I've written about boutique medicine elsewhere (5Aug03
) - the practice by which a physician or group will charge an annual premium in return for which they will promise to return calls promptly, not keep the patient waiting in the waiting room, and generally provide the quality of care dinosaurs like me remember from the '50's. Today's N.Y. Times
has an interesting opinion piece
on the practice, but with a twist. Now it's a local hospital that's going boutique, and it's the emergency room where the rich are going to catch a break, if they've already paid the upfront fee. As the paper reports,
The 95-year-old financially ailing Southampton Hospital - the only serious medical emergency center on the South Fork - is offering a plan aimed at wealthy summer visitors whose primary doctors are back in Manhattan and out of reach, presumably along with the hospital's sense of propriety. For $6,000 per family, or $3,800 for individuals, not including doctors' fees, cardholders in the Southampton PLUS plan are entitled to "priority access" to medical care at the hospital from May 28 to Sept. 26. A brochure about the plan was mailed to several thousand summer homeowners from a mailing list the hospital purchased from a source it declined to identify.
Southampton Hospital lets you know that it understands what a drag all this messy medical stuff can be when you're on a busy summer weekend, careening from tennis lesson to benefit to cocktail party with nary a moment to waste sitting around a hospital emergency room. Since "a visit to the emergency department is gut-wrenching enough without the added frustration of filing out multiple forms," the brochure commiserates, PLUS members are pre-registered, which includes being met at the door of the hospital "by a member of the hospital's senior staff." The brochure confides, "You shouldn't have to wait around where your health is concerned,'' and adds, "While we can't guarantee you'll be seen first, we'll do everything possible to get you in and out fast." The plan covers not only family members, but also weekend house guests and "hired help," as the brochure so quaintly describes what must be the au pair.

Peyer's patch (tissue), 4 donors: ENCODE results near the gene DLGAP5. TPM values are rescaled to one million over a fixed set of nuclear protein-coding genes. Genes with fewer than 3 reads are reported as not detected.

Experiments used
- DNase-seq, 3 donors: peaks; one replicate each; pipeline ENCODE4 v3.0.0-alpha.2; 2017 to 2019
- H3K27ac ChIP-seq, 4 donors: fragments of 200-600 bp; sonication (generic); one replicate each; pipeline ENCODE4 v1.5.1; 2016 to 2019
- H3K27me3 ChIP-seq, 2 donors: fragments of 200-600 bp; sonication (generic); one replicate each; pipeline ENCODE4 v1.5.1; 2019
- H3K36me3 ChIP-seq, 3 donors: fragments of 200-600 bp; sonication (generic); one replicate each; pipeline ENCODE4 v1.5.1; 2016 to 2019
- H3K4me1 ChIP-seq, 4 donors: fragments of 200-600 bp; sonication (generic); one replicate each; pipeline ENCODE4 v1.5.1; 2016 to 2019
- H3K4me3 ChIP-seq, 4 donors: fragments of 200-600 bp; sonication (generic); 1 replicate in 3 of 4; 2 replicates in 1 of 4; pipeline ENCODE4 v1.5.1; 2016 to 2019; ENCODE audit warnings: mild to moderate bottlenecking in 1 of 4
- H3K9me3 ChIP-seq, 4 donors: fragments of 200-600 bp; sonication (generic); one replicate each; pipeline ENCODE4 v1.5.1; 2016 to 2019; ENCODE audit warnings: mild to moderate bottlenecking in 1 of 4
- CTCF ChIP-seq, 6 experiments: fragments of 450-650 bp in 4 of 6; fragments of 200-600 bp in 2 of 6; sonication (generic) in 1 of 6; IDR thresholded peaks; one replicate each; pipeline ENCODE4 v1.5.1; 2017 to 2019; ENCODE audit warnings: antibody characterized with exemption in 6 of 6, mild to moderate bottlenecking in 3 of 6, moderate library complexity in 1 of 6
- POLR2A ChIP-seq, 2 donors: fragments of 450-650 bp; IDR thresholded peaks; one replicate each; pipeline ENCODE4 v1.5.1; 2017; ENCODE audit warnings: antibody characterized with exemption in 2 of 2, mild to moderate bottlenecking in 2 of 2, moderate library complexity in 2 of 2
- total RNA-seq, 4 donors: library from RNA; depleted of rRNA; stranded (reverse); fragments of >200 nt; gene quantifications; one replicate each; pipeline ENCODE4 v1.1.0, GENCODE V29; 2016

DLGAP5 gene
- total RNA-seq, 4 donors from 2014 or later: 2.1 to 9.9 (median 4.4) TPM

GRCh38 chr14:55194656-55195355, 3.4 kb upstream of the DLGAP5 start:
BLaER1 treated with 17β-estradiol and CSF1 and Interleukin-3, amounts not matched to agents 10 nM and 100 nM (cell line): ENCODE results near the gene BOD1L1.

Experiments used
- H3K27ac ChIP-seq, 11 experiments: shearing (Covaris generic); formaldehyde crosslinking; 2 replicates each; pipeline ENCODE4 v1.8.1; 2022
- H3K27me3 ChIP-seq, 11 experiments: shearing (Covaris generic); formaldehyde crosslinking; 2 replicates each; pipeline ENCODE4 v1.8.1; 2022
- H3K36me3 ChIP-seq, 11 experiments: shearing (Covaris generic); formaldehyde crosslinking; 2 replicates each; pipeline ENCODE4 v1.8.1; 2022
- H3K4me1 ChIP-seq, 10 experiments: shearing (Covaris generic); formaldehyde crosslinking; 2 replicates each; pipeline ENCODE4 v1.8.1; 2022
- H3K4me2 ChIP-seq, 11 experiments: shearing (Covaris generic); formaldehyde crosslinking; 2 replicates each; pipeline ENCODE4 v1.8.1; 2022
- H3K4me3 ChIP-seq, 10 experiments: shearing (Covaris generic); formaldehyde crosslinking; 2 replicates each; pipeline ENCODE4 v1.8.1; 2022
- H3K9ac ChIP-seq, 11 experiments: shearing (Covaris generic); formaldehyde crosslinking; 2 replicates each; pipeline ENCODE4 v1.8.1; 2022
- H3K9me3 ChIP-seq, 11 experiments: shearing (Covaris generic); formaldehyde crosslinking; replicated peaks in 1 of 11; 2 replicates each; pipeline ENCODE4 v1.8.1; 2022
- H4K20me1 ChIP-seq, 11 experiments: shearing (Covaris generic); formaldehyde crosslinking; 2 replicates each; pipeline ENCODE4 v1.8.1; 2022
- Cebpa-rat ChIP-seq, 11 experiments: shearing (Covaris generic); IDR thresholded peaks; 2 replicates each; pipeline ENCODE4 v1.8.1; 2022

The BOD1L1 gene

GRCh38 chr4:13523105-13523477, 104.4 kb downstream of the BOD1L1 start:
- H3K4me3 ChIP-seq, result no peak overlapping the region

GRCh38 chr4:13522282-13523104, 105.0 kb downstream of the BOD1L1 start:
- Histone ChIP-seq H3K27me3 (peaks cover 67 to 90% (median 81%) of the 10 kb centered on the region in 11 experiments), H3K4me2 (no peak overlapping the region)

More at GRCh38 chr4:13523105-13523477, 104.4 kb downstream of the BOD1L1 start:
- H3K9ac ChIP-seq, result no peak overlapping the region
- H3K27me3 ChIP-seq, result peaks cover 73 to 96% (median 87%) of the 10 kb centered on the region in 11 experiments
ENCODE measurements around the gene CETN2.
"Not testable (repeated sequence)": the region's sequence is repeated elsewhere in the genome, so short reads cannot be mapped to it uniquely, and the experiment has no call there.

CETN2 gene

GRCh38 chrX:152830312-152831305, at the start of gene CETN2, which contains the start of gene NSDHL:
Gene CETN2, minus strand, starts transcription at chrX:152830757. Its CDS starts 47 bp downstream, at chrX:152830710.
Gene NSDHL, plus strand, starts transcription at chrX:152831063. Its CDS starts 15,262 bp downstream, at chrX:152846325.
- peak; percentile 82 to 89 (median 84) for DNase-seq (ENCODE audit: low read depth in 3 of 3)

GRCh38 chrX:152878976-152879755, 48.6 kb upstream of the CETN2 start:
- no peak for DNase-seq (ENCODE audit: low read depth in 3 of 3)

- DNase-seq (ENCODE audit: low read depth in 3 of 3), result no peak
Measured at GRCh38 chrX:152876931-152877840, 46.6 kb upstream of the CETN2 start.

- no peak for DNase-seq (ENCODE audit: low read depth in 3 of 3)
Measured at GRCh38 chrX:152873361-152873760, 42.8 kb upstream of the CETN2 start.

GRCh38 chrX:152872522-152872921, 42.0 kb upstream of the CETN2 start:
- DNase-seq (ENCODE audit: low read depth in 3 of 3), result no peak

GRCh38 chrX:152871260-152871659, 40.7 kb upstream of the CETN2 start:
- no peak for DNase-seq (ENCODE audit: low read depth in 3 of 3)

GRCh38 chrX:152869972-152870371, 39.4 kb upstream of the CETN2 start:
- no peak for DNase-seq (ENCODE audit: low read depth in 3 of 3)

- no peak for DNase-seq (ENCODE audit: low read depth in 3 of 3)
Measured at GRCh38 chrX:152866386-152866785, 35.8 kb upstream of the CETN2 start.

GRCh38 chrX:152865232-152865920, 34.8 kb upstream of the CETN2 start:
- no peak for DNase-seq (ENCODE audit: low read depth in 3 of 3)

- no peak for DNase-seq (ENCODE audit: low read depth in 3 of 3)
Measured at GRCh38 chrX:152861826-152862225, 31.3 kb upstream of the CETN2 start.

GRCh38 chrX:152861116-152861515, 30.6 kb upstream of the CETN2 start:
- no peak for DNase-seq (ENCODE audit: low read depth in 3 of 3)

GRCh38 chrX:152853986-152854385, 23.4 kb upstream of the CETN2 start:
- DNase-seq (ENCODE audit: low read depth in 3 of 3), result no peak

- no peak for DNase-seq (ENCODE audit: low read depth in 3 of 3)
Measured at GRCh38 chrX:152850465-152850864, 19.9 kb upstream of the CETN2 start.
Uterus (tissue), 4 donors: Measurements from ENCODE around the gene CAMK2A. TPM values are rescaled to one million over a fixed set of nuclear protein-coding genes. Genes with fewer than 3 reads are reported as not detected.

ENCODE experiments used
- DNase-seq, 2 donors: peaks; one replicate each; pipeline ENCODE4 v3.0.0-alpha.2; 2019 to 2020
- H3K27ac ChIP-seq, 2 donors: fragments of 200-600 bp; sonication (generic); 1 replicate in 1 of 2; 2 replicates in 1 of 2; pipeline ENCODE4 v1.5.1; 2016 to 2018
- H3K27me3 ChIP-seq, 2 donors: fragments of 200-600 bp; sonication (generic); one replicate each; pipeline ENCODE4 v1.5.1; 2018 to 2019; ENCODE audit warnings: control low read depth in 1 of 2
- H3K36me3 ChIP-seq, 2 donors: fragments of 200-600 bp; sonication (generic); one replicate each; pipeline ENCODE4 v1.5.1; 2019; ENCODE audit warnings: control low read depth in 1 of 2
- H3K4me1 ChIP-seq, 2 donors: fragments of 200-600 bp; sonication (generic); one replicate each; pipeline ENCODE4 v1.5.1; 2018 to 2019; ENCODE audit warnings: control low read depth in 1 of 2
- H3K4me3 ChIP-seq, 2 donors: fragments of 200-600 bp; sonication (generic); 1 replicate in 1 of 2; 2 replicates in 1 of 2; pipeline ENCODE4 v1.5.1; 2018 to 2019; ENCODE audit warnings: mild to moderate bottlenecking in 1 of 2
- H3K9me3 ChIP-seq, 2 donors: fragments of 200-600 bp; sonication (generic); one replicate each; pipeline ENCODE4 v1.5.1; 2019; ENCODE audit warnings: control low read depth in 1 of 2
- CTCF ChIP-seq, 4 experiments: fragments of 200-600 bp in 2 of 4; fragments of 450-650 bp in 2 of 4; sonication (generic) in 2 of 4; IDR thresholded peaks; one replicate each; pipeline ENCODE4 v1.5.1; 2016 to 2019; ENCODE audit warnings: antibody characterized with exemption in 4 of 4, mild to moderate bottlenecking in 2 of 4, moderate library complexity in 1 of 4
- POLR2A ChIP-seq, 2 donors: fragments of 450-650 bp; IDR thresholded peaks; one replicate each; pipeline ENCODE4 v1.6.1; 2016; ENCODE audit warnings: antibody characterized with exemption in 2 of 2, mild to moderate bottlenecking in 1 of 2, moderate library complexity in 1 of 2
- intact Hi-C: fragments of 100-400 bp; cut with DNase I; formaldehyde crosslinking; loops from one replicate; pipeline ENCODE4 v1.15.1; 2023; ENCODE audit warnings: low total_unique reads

The PLUS plan motto? "Peace of mind, all summer long." That is, if you're flush.
As the author points out, and the hospital has lately realized, "[i]t is, of course, illegal to give someone priority for medical care because of a cash payment in an emergency room. Since the controversial brochure was mailed, hospital officials have gone to great pains to say that PLUS plan members will have to wait their turn in line with hoi polloi. The plan has been greeted with howls of protest from local doctors, including a Southampton Hospital admitting doctor, Robert Semlear, who told a local newspaper he found the PLUS program 'morally repugnant' and 'elitist.'"